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President’s Proposed Budget Includes Dangerous Cuts to Patient Care Payments

Washington, D.C., February 9, 2016AAMC (Association of American Medical Colleges) President and CEO Darrell G. Kirch, MD, issued the following statement in response to President Obama’s FY2017 budget:

“America’s medical schools and teaching hospitals appreciate the president’s acknowledgment of the importance of medical research through his proposed increase in overall funding for the National Institutes of Health (NIH) and his continued support for fundamental science and important initiatives such as precision medicine, curing cancer, and the BRAIN initiative. Continued advancements in medical science depend on sustained, predictable, real growth in NIH funding, and increases like those found in the president’s budget.

As the institutions that conduct 50 percent of medical research supported by extramural funding from the NIH, America’s medical schools and teaching hospitals play an essential role in the nation’s research enterprise by bringing treatments and cures to patients and advancing innovations in patient care, education, and community health.

However, the AAMC is extremely concerned that proposed cuts to patient care and doctor training at academic medical centers in the president’s budget will hinder efforts at real progress. Specifically, the nearly $18 billion in Medicare cuts the administration has proposed would severely impede the ability of teaching hospitals to treat the most vulnerable patients with the most complex conditions, illness, and injuries. The shortsighted cuts also would impact the services that are disproportionately available at teaching hospitals, like trauma centers, burn units, neonatal intensive care units, inpatient psychiatric units, and other critical services vital to local communities. Reducing funding to teaching hospitals not only will hinder patient access to services typically unavailable elsewhere but also will limit opportunities for new doctors to train in an environment of discovery, innovation, and cutting edge care that will benefit them no matter where they practice. This is a dangerous set of consequences that could affect all Americans.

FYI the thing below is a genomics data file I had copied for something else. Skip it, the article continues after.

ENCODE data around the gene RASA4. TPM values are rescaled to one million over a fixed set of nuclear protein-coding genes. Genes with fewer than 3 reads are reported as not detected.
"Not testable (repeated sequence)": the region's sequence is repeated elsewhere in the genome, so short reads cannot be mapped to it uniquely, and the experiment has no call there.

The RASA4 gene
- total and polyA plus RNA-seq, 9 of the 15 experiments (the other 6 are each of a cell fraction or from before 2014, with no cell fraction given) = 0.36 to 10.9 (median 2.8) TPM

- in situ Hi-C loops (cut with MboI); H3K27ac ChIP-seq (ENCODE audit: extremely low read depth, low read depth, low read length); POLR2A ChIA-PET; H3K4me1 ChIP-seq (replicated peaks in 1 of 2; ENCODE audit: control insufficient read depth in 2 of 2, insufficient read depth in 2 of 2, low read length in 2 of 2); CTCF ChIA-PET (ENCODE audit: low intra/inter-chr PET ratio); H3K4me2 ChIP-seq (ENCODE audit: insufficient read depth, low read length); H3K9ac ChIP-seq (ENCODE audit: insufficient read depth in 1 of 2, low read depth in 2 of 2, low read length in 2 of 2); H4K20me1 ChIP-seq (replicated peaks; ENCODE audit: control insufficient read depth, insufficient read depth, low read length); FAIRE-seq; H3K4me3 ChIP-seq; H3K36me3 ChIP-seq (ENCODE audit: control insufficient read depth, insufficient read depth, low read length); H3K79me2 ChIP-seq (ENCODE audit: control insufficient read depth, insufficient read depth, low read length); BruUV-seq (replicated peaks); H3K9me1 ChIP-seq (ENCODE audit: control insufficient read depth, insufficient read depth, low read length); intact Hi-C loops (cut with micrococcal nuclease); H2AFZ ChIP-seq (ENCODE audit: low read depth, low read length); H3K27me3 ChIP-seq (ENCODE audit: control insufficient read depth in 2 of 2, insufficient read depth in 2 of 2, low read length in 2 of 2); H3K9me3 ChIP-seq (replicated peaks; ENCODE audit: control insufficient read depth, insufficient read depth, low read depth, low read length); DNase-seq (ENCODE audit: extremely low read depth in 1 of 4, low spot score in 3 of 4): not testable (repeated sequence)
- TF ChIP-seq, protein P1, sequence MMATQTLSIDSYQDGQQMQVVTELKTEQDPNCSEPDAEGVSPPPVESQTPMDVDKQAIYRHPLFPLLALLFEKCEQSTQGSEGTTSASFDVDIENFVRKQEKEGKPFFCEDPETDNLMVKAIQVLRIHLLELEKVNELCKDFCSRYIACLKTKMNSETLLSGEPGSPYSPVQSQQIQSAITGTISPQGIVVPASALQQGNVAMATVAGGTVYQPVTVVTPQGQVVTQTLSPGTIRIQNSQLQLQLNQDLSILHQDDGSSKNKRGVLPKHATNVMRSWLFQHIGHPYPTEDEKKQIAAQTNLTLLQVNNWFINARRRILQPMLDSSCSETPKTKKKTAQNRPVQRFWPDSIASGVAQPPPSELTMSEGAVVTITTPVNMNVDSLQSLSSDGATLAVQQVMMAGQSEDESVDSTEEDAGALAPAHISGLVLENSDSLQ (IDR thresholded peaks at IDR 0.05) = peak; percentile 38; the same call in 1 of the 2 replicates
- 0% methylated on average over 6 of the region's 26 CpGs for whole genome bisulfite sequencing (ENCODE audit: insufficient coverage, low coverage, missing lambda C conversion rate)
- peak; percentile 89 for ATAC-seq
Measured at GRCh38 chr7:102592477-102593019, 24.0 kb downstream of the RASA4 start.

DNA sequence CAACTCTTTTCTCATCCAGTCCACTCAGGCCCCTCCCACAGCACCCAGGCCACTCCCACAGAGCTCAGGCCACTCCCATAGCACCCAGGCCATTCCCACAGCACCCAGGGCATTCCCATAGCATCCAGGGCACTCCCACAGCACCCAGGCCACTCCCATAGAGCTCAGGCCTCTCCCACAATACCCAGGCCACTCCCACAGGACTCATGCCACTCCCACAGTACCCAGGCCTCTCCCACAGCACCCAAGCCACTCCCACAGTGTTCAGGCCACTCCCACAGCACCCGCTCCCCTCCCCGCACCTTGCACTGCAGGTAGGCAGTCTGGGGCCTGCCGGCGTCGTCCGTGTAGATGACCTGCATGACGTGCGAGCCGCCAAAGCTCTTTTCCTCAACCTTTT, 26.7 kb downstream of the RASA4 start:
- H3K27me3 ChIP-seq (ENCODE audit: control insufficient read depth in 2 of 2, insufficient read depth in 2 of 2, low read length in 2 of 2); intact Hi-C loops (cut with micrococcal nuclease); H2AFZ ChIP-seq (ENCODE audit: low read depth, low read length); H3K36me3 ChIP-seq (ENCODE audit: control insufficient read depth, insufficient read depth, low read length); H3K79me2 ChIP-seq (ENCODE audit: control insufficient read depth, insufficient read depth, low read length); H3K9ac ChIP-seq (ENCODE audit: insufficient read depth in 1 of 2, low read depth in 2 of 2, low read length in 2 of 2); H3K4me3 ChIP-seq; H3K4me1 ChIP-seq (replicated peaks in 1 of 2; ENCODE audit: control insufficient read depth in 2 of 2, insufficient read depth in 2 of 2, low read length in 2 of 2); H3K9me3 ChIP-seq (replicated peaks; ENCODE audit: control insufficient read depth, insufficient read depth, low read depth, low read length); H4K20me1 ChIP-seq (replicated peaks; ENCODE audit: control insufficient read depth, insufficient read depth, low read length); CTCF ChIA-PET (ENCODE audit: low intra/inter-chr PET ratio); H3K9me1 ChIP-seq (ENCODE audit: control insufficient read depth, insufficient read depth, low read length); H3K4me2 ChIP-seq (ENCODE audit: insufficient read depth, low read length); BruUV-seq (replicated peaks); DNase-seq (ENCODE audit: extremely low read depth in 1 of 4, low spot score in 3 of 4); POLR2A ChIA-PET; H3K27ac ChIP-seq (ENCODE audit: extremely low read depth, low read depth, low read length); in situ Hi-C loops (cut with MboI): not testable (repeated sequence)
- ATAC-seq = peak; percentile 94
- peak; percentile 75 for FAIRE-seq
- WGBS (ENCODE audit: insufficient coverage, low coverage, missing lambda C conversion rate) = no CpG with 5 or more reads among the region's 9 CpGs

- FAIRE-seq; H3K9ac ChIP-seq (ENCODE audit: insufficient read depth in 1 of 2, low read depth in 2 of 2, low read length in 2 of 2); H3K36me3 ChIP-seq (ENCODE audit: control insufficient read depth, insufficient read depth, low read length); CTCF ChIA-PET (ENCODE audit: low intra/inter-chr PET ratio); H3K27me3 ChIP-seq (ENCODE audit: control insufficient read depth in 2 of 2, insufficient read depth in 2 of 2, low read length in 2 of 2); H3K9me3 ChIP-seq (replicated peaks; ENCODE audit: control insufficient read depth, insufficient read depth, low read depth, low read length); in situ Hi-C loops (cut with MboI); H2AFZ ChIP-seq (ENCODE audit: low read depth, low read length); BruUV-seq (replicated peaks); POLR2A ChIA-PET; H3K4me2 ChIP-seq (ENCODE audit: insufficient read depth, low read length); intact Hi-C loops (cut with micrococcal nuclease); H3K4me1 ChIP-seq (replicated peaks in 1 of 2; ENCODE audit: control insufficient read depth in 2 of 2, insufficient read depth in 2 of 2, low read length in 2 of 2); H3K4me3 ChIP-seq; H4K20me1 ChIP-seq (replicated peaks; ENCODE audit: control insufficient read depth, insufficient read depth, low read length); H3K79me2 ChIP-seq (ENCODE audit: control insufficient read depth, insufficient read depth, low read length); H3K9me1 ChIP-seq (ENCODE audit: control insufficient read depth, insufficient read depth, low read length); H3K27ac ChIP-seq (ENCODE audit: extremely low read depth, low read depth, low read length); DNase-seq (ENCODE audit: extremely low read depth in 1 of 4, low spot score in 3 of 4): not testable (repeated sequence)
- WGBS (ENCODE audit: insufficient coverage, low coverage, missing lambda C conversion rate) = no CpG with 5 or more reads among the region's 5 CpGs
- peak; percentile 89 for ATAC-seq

The AAMC also is disappointed that the administration’s proposed cap on Public Service Loan Forgiveness would all but exclude medical students, overlooking the already vulnerable patients served by physicians working in nonprofit settings.

We appreciate the president’s vision to improve health care in this country, but remain concerned that the proposals in the administration’s budget will inadvertently limit patient access to life-saving care. The AAMC looks forward to working with the administration and Congress to find ways to sufficiently support the complex patient care, groundbreaking medical research, and critical physician training taking place at the nation’s medical schools and teaching hospitals.”


The Association of American Medical Colleges is a not-for-profit association dedicated to transforming health care through innovative medical education, cutting-edge patient care, and groundbreaking medical research. Its members comprise all 147 accredited U.S. and 17 accredited Canadian medical schools; nearly 400 major teaching hospitals and health systems, including 51 Department of Veterans Affairs medical centers; and more than 80 academic societies. Through these institutions and organizations, the AAMC serves the leaders of America’s medical schools and teaching hospitals and their nearly 160,000 faculty members, 83,000 medical students, and 115,000 resident physicians. Additional information about the AAMC and its member medical schools and teaching hospitals is available at